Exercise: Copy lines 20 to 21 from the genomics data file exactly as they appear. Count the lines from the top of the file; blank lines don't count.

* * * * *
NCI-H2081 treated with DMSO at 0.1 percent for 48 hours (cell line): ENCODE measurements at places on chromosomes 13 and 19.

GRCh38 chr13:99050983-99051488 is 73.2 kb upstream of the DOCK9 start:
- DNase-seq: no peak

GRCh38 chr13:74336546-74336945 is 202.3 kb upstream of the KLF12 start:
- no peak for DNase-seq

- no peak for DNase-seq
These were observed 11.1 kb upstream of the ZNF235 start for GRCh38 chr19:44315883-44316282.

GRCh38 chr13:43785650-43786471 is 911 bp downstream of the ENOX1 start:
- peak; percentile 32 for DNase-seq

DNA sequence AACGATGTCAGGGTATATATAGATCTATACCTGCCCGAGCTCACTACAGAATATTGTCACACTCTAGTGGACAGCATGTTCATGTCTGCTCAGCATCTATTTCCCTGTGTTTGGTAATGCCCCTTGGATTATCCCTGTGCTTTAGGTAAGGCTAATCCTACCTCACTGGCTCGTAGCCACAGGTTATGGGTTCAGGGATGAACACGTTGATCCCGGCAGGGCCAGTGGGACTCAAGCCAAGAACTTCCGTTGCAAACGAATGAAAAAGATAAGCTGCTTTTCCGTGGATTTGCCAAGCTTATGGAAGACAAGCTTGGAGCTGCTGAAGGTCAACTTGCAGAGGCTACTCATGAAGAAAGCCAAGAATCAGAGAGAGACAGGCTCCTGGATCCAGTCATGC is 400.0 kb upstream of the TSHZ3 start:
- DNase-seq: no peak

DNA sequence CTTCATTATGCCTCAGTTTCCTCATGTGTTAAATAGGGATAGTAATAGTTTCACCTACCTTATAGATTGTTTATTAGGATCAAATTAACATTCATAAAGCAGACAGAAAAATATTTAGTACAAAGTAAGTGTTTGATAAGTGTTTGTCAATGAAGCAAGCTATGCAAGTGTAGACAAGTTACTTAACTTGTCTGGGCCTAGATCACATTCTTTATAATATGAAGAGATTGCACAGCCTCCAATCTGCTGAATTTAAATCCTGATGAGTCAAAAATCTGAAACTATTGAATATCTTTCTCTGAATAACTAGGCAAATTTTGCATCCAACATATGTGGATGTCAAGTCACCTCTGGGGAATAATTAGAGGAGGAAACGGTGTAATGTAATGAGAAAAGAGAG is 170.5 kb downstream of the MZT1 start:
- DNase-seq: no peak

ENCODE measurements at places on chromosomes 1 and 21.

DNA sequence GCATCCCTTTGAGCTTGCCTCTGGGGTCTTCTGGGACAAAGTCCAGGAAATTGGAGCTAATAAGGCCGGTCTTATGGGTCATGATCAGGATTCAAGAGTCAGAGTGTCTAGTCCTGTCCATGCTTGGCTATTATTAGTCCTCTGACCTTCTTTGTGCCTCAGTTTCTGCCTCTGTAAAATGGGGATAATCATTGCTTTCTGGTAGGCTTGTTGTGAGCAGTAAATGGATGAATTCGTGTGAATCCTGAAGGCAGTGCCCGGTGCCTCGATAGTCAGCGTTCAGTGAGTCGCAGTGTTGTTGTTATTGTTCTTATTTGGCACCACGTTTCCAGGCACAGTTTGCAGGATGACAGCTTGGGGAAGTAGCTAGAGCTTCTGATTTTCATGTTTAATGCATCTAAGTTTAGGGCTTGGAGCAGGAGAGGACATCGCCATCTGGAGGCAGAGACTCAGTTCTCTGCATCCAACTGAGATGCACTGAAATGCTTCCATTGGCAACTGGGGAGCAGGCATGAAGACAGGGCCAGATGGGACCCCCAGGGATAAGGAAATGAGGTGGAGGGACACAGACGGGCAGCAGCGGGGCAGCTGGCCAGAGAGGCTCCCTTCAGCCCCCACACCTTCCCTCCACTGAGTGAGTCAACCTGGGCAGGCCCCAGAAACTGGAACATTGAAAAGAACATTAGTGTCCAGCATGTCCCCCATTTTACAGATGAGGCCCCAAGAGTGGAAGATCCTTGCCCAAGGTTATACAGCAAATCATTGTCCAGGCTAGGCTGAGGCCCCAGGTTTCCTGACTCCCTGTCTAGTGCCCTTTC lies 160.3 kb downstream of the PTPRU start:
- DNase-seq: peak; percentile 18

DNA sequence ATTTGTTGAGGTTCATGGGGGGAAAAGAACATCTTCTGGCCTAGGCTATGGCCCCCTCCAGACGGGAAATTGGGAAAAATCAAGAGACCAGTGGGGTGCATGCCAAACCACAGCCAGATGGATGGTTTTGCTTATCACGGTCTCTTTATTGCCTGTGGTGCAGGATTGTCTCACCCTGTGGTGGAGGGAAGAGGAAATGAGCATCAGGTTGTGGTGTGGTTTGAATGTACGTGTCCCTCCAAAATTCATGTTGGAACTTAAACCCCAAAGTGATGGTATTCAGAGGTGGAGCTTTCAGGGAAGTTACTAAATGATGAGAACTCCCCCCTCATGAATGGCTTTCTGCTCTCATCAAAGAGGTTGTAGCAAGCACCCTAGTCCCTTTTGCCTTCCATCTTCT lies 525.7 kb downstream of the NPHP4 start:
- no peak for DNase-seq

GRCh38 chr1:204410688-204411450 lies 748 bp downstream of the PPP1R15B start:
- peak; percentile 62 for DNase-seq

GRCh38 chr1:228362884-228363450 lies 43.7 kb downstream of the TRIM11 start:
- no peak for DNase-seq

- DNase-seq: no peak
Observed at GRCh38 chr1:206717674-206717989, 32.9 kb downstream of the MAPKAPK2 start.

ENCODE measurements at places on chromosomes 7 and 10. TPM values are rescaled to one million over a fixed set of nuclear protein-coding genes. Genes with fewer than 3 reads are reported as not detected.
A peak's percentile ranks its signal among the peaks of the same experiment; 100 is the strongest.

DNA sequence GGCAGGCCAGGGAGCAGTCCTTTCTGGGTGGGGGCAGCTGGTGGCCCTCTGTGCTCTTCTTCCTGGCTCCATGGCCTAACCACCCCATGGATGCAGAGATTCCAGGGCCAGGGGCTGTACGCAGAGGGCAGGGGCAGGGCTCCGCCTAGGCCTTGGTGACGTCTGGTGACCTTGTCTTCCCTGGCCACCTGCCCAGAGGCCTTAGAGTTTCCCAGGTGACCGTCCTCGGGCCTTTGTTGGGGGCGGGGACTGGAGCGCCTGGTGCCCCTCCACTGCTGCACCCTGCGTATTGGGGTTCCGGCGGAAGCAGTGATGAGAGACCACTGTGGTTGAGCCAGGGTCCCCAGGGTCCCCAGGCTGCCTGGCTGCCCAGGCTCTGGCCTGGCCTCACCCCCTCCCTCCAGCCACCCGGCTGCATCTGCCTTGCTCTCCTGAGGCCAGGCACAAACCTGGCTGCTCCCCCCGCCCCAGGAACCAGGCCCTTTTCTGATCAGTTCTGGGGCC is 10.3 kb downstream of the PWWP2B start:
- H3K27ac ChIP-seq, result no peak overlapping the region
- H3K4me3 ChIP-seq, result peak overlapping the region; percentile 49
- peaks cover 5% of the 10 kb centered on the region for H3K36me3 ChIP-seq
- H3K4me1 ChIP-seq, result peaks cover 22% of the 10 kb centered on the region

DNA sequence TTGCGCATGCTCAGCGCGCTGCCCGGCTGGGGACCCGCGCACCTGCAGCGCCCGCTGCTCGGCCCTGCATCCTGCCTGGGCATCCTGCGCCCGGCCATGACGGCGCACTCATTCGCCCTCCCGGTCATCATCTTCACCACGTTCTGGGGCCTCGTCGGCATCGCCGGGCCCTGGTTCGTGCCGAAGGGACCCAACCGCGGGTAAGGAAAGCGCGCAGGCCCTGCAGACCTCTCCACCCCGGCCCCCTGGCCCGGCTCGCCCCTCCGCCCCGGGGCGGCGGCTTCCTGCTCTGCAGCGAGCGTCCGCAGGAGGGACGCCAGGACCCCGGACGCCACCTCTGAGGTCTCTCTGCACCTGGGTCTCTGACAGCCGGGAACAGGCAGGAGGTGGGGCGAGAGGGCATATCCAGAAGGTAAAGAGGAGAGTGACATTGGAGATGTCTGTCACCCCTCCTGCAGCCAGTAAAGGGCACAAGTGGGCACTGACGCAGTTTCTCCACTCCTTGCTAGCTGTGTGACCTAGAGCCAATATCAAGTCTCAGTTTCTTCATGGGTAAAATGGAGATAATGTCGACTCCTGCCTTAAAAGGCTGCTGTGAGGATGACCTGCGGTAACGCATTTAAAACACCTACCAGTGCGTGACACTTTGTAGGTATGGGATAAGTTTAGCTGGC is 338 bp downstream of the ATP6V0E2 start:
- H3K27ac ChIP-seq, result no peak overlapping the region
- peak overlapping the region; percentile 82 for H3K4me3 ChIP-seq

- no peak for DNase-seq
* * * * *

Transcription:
- peak; percentile 62 for DNase-seq

GRCh38 chr1:228362884-228363450 lies 43.7 kb downstream of the TRIM11 start: